The Show Must Go On

This year, amidst all the chaos of the house, we decided to enter our village show. There were a limited number of classes for the show, all individual types of vegetable/fruit etc in the main section, and we picked just a few that we thought we’d be able to find something for on the day without too much prior commitment: tomatoes, runner beans and a vase of sweet peas, all of which have been performing beautifully for us.

The morning of the show dawned damply, and while the last of the plastering inside was getting underway, we were to be found down the garden in the drizzle, picking the longest runner beans and sweet pea stems. At least the tomatoes in the greenhouse were dry!

We found six beans of similar length that weren’t too curled – sadly not quite the biggest – put together six similarly sized tomatoes, although their colour varied slightly, and found the six longest stemmed sweet peas of good colour with as many blooms per stalk as possible (three or four in our case).

I took these down to the village hall, arranged them rather quickly and headed back to the house to wash and slice the rest of the runner beans that we’d picked for blanching, and made a batch of tomato and courgette chutney with the mounting harvest in the kitchen (more of that later!) while King of the Hill was plumbing in the new kitchen sinks.

With the chutney potted up into sterilised jars, and the sinks temporarily working before being deconstructed again, we headed back down to the open show in the afternoon and wandered around the displays. It was really interesting to see so many entries, and such variety for each class.

And the nicest thing of all was the “second prize” on our vase of sweet peas! Not bad for our first show ever with no real time invested.

Sadly the beans and tomatoes weren’t placed, although the beans were some of the few that had been cut into by the judges so they had obviously been considered. They were certainly not the straightest on show – we have since learned that next year we should wrap them in a damp tea-towel and use elastic bands to encourage them to straighten before showing… Thanks for those tips Damo – and congratulations on your mass haul at your rather more prestigious show! Next year we should have more time to invest, and hopefully arm ourselves with some of the tricks of the trade to enhance our “just picked” crops a little further.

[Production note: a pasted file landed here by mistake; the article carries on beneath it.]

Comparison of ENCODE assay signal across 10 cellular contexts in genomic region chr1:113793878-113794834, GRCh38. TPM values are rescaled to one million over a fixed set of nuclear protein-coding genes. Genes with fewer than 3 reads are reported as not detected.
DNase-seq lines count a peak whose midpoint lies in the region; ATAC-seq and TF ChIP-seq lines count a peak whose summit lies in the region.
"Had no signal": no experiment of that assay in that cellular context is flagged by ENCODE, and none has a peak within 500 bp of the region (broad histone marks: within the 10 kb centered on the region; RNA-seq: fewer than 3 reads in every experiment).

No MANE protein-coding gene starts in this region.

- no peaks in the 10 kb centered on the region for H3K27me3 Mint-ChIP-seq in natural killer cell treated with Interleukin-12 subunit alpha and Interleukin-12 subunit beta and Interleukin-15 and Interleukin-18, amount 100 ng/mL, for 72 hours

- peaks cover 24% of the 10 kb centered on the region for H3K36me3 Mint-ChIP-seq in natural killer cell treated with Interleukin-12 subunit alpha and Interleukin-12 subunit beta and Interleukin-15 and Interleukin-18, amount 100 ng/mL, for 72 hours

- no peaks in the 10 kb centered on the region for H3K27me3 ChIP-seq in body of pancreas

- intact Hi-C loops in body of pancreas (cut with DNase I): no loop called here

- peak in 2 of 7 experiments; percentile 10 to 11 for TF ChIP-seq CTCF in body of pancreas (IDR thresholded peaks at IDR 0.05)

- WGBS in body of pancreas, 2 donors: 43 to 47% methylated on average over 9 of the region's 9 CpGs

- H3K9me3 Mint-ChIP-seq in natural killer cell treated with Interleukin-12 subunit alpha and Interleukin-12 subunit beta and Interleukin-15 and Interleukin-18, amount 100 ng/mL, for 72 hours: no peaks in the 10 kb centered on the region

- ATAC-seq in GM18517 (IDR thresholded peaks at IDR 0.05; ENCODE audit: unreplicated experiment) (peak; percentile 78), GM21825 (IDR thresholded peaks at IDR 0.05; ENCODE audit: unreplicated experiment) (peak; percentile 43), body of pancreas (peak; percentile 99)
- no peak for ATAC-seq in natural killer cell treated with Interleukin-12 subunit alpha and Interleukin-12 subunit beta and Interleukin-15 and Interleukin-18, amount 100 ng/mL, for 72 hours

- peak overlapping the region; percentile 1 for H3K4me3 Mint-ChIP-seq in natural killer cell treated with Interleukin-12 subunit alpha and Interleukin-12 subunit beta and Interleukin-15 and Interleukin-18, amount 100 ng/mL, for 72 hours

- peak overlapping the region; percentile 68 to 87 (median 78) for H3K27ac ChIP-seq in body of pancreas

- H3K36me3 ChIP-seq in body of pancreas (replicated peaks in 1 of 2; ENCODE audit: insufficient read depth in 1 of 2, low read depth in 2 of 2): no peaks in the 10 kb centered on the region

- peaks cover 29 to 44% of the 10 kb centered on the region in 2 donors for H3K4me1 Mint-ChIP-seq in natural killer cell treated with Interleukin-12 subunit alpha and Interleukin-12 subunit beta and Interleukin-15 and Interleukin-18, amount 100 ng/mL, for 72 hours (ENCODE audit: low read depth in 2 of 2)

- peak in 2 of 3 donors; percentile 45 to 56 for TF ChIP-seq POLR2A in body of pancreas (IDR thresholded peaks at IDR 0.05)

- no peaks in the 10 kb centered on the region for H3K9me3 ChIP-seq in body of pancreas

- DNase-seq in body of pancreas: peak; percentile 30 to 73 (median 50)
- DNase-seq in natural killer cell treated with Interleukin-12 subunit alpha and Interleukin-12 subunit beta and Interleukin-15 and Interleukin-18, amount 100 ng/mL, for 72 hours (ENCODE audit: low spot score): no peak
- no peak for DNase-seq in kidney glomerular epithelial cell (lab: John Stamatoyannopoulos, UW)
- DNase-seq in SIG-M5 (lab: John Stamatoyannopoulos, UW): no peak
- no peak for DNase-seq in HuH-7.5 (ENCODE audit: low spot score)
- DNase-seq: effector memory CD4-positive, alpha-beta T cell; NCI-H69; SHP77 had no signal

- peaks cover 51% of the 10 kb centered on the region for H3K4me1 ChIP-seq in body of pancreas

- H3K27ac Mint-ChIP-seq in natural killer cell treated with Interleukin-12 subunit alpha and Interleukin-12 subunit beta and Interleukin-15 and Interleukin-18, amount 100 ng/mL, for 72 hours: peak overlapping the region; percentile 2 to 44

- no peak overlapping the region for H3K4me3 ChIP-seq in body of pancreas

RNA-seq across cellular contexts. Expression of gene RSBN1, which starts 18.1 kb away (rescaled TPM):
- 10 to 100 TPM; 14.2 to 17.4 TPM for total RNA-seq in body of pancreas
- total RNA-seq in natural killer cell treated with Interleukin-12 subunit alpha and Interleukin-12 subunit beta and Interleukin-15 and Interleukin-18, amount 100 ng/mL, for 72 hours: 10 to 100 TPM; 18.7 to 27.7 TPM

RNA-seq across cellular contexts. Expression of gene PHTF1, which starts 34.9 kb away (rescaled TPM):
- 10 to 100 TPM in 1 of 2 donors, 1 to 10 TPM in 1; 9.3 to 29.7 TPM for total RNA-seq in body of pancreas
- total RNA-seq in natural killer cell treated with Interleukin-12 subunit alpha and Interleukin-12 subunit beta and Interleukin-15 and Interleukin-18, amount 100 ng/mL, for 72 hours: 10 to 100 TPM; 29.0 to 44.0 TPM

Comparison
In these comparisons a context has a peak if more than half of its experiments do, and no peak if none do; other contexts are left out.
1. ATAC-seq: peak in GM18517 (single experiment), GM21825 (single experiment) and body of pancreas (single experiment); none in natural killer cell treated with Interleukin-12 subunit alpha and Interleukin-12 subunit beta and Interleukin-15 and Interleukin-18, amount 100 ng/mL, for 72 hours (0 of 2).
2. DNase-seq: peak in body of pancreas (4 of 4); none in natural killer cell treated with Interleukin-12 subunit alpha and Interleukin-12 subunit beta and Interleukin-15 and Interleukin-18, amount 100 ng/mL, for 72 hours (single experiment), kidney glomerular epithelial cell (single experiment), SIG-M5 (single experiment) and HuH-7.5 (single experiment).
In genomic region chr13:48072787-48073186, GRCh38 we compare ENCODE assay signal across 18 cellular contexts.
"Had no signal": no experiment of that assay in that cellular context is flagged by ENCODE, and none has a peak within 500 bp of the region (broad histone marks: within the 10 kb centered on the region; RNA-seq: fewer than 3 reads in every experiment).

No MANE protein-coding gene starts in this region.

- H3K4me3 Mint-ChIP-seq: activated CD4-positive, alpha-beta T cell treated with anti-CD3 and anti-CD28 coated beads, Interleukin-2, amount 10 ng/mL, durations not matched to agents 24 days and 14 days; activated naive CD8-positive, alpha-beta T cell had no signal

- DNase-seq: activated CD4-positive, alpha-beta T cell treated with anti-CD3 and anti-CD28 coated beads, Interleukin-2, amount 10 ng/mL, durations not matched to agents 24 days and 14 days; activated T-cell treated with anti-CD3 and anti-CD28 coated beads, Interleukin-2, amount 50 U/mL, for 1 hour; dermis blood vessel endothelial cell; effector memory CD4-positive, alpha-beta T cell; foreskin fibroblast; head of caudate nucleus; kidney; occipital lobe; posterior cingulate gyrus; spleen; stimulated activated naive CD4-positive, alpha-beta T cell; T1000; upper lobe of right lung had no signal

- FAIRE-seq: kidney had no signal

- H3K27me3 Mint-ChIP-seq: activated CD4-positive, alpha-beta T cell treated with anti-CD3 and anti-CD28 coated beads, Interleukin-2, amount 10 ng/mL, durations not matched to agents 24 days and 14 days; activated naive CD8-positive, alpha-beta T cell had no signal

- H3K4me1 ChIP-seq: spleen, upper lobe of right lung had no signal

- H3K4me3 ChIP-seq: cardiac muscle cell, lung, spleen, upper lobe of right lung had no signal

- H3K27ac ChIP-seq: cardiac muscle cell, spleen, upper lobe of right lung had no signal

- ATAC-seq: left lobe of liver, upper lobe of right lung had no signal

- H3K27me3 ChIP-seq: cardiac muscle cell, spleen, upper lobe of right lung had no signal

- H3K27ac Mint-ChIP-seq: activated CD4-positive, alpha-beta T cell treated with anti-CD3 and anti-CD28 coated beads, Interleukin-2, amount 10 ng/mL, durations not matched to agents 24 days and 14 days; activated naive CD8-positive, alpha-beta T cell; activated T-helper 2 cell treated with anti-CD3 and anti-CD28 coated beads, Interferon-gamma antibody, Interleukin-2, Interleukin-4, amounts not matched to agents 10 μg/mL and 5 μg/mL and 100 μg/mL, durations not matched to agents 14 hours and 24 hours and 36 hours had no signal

And King of The Hill admired the dahlias on display in their class and expressed an interest in growing them next year – no persuasion required. A perfect result all round…


3 thoughts on “The Show Must Go On

  1. Congratulations Sara! You should be proud of those Sweet Peas and the fact that you had produce to put on show, given all the building work that’s been going on in the house. Bet you do even better next year – with King of the Hill’s new found interest in Dahlias too

    Laura x

    p.s. Is it true that greenfly is not much of a problem in Wales? – someone once told me that!

  2. Thanks for your encouragement, Laura! Greenfly in Wales? Hmm, well I’ve only been this side of the border for a handful of years so far but certainly I’ve not noticed greenfly on our plants. I’ve found blackfly on the later crops of broad beans (and at times on the sweet peas and nasturtiums) so we definitely have aphids, but not conspicuously the green variety! I hadn’t thought about it before (except to be grateful for their absence), not sure whether they really veto Wales or if we’re just lucky so far…

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